Credit Suisse is now looking at job cuts of 6,000 for 2016.

Equities will remain "a core area of focus", Credit Suisse said, adding that it would continue to build on cash, prime and equity capital markets businesses, while exiting most of the distressed credit, European securitized product trading and long-term illiquid funding.

"Confronted with this, we have taken action", CEO Tidjane Thiam said.

The bank might post a first quarter net loss, said Thiam during a call with the media on Wednesday after he announced the second plan for restructuring in the past five months.

The ramped-up restructuring of the unit will entail 2,000 additional job cuts, the bank said.

Last month Credit Suisse said it would axe 4,000 roles and the latest round of cuts will reduce the number of staff in its investment bank arm to 6,000. About 2,800 have been implemented so far.

Specifically, the layoffs will impact the company's Global Markets unit. The company operates through two segments, Private Banking & Wealth Management and Investment Banking.

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The move mirrored a shift that had taken place previously at Swiss banking rival UBS Group AG. That investment bank had been mostly sustained, albeit with certain cuts over time, by Mr. Thiam's predecessor-former investment banker Brady Dougan.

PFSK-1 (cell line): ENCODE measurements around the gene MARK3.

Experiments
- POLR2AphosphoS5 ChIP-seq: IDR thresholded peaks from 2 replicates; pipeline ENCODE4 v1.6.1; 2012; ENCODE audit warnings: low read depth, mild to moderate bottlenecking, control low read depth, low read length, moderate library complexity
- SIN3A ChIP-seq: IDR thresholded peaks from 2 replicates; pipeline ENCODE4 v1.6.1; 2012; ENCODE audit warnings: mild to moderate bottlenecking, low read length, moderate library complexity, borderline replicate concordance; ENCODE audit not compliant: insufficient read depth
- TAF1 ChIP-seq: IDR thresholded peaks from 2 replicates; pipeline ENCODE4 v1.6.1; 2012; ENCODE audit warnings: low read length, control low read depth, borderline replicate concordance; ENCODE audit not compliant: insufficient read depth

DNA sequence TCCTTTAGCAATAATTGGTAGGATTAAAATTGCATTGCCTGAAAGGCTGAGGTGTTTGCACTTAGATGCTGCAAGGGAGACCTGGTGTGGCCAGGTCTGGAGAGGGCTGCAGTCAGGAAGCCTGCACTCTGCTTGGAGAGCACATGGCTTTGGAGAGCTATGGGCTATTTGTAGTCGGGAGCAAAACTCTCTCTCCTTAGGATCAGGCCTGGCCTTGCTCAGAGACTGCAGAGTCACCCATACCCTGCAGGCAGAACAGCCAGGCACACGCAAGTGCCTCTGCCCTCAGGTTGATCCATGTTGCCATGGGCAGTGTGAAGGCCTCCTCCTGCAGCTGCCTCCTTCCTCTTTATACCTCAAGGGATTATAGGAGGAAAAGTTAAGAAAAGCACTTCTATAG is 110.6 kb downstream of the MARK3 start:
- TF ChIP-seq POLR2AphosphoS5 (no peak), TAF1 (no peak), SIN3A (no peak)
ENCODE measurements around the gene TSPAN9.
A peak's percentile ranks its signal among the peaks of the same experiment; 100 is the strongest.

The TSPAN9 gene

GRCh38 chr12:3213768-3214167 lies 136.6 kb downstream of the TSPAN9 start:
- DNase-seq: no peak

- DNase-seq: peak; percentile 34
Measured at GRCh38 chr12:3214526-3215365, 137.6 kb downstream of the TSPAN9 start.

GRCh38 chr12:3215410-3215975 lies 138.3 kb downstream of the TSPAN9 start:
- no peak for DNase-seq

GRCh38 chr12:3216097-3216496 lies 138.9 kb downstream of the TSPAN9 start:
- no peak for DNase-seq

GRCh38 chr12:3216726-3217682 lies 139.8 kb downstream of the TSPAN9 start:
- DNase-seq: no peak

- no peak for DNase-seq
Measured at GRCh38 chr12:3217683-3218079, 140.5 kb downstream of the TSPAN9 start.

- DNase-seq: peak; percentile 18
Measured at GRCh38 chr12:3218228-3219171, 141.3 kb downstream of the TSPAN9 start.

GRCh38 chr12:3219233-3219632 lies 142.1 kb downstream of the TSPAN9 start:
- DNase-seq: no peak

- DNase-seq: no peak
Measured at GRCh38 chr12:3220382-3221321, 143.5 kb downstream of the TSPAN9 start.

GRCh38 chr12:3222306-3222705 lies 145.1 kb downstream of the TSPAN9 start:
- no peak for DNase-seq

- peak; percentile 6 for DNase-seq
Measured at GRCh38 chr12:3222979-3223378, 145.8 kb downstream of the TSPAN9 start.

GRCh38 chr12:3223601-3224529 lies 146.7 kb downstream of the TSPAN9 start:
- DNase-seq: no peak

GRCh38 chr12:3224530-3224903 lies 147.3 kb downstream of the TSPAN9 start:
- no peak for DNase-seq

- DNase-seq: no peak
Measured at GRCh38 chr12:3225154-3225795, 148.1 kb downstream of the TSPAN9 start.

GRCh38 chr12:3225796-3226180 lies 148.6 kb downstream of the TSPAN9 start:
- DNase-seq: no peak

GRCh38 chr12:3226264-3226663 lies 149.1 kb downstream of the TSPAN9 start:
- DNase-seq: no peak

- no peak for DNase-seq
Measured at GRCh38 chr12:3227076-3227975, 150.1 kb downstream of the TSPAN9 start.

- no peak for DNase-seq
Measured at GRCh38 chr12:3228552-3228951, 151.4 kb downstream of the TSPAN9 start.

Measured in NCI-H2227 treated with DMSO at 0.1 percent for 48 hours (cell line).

Credit Suisse is also under fire after a former wealth manager who is now facing up to 10 years in prison allegedly defrauded clients for 6 years.

Thiam said: "Our capital position remains strong in spite of challenging market conditions". Those come on top of writedowns of $633m in the previous quarter. "A lot of our problems in the investment bank has been that people are trying to generate revenue at all costs, if I may say so, because you want just cover your fixed cost". Credit Suisse's Chief Financial Officer David Mathers had abruptly canceled an appearance at the same conference, sending Credit Suisse shares sharply lower. Thiam also has asked for his planned bonus to be reduced. In January, Thiam criticized the bank's compensation culture, saying it "does not work" because the revenue stream is cyclical and pay should therefore not be fixed.

This year alone, the bank is targeting 1.7 billion in cost savings, he said.

Investors appeared to welcome the bank's announcements, sending Credit Suisse shares up 1.90% to $15.03 in pre-market US trading.

In the statement on Wednesday Credit Suisse increased to "at least" Sf4.3bn its targeted savings by 2018, up from Sf3.5bn announced in October.